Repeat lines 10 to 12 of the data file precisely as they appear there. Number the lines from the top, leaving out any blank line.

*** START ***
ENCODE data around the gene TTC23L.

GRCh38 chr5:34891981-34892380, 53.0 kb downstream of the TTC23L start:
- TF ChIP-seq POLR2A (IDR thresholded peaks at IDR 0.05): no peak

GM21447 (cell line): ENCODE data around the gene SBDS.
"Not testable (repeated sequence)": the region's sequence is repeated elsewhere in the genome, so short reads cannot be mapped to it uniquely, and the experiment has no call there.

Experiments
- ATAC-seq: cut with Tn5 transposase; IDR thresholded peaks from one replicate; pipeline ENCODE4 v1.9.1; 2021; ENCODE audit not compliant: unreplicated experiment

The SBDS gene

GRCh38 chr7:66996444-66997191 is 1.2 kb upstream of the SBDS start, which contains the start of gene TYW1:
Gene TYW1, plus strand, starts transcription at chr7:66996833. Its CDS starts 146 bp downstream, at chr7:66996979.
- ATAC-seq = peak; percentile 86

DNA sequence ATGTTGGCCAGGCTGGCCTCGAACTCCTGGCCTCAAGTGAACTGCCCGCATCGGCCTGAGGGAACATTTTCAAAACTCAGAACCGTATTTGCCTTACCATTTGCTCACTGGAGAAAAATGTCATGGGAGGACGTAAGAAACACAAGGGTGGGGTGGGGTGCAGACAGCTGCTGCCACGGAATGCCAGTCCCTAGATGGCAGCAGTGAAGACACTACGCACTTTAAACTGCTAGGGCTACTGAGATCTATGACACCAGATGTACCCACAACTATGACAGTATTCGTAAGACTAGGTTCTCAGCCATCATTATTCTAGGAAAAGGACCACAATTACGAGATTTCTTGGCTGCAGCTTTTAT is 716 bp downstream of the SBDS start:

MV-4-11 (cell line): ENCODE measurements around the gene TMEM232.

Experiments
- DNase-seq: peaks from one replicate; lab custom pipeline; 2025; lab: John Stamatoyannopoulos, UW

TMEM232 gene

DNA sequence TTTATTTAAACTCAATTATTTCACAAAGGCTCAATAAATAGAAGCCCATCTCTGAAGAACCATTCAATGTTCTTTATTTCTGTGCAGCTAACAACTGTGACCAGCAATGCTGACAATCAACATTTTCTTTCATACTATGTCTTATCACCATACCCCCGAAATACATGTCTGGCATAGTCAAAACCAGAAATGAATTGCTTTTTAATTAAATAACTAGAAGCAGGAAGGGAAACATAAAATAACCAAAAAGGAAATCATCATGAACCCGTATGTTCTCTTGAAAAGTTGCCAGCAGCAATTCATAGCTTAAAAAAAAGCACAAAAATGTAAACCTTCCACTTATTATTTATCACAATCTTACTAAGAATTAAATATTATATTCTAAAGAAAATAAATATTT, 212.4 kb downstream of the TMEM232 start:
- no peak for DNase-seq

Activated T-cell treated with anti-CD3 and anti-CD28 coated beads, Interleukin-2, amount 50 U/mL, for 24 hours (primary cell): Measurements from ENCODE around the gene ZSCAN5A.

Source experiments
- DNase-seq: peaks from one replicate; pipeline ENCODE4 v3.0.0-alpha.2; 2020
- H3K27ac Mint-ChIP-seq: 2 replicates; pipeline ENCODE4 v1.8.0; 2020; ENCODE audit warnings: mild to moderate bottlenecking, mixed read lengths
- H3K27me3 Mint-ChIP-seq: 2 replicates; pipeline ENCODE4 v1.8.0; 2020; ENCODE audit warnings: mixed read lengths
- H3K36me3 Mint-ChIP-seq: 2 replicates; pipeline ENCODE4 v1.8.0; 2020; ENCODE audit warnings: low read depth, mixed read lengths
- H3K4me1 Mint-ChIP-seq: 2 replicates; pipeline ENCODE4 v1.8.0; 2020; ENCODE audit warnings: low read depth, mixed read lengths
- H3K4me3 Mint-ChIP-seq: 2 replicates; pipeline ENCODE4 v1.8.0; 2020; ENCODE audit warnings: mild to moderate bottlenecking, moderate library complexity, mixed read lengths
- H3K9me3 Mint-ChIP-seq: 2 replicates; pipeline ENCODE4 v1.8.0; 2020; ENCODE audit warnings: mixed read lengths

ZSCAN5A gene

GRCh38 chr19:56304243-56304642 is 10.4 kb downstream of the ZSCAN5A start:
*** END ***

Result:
Gene TYW1, plus strand, starts transcription at chr7:66996833. Its CDS starts 146 bp downstream, at chr7:66996979.
- ATAC-seq = peak; percentile 86

DNA sequence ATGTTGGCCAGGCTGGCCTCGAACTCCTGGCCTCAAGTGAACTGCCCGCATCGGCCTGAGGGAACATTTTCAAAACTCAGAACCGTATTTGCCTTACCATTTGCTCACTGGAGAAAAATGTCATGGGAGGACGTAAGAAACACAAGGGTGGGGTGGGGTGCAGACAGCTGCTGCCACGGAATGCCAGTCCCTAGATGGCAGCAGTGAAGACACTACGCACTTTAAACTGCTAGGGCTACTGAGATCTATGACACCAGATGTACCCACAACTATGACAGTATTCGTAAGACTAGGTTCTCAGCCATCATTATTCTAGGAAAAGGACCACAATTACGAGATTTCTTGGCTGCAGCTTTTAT is 716 bp downstream of the SBDS start: